U of S student calls on Mayor’s Office, Police Chief for body cameras on Saskatoon Police

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Following Jordan Lafond’s in 2016, Darian Lonechild calls on greater accountability measures for Saskatoon police.

Following an open letter sent to Mayor Charlie Clark and Saskatoon Police Chief Troy Cooper regarding the death of a man in 2016, one University of Saskatchewan student is slated to meet with both parties to discuss police accountability.

On July 4, Darian Lonechild, a fourth-year Indigenous studies student, Federation of Sovereign Indigenous Nations Youth Representative and co-chair of the Assembly of First Nations National Youth Council, sent an open letter calling on the Saskatoon Police Service to implement body cam- eras following the completion of a coroner’s inquest into the death of 21-year-old Jordan Lafond in 2016.

Lafond, a passenger in a stolen Ford F-150, died on Oct. 24, 2016 at Royal University Hospital a day after the truck he was riding in crashed into a fence near Bethlehem Catholic High School during a police pursuit. Sgt. Thomas Gresty, one of the Saskatoon police officers involved with the pursuit, told the coroner’s jury that he kneed Lafond in the head and upper body multiple times while arresting him.

The jury determined that Lafond’s death was accidental in nature, and pathologists were unable to conclude if Lafond died from injuries he sustained as a result of the crash or from the physical altercations with the acting officers.

Lonechild believes that police body cameras would have eliminated any ambiguities surrounding Lafond’s death.

“The presence of body cameras on the night Jordan Lafond died would have provided crucial and independent evidence to be used in the determination of the events that led to his death,” Lonechild said in her letter.

For Lonechild, recognizing the fact that Lafond was an Indigenous youth was of material importance to the case, as she believes it is emblematic of issues within the relationships between the Saskatoon Police Service and the city’s Indigenous peoples.

“The problems with the justice system — including the police — and its relationship with Indigenous people have been documented since the time Canada had claimed itself as a nation on Indigenous lands,” Lonechild said in an email to the Sheaf. “I do believe [body cameras are] one of the many direct solutions that need to be used in order to improve the relationship between Indigenous peoples and the police.”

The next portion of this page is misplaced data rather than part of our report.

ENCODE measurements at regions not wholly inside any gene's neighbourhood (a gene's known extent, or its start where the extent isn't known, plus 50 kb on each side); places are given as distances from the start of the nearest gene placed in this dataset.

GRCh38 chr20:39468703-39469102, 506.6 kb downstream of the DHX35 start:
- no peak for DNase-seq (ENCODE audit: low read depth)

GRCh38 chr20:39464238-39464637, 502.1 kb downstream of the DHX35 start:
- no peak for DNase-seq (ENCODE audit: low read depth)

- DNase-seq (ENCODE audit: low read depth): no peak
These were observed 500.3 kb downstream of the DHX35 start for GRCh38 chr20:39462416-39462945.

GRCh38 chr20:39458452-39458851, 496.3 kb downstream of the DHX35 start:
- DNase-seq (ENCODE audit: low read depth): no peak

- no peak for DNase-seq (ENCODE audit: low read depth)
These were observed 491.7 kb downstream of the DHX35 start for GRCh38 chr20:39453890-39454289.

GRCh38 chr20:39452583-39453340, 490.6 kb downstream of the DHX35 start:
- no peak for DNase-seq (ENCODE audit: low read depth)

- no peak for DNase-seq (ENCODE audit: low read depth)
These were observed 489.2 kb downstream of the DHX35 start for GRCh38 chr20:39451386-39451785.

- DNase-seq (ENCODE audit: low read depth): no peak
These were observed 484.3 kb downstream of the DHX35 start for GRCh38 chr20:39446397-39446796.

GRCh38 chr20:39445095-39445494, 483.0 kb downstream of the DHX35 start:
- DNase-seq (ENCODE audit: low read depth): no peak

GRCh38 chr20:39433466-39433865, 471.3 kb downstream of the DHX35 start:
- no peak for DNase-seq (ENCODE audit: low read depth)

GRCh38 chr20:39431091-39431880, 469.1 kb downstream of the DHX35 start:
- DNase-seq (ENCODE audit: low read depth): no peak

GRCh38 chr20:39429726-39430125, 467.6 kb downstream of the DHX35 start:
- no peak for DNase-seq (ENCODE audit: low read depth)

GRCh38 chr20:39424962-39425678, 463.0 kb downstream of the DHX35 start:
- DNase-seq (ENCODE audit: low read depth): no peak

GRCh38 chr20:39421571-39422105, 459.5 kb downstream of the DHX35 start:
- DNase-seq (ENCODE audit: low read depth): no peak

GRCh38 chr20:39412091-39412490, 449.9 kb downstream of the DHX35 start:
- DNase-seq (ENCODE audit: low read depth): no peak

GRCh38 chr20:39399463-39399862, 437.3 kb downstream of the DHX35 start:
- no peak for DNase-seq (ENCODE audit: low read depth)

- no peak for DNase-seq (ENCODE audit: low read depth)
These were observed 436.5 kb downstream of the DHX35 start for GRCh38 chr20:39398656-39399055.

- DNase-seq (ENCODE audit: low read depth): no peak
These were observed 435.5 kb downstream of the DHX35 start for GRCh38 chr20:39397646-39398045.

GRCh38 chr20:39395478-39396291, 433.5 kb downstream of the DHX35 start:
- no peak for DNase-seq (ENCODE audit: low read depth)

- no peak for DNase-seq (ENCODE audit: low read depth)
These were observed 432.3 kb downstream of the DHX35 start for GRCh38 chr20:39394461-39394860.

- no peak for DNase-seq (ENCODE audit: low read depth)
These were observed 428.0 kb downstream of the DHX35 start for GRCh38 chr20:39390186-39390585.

In an email to the Sheaf, Mayor Charlie Clark touched on the importance of Lonechild’s letter, specifically regarding these relationships.

“I commend Ms. Lonechild for speaking out on the issue in her role as youth representative with the FSIN,” Mayor Clark said. “We have to keep a dialogue going to learn what will be required to avoid these devastating incidents, such as the one that led to Jordan Lafond’s death.”

However, Mayor Clark states that implementing police body cameras is not without its difficulties.

“The Board of Police Commissioners has discussed body-worn cameras and is monitoring pilot projects in other jurisdictions to determine if they do lead to these outcomes,” Mayor Clark said. “There are also concerns about these cameras when it comes to privacy of the public as well, and so, this requires a good understanding.”

Lonechild is expected to meet with Police Chief Troy Cooper and his executive team on Sept. 12 to discuss the implementation of body-worn cameras and how to improve the relationship between the Saskatoon Police Service and Saskatoon’s Indigenous peoples. Mayor Clark has also extended invitation for a meeting with Lonechild, though no date is set.

The Saskatoon Police Service also confirmed in an email to the Sheaf that this meeting is slated to take place, though they did not provide further comment regarding Lonechild’s letter.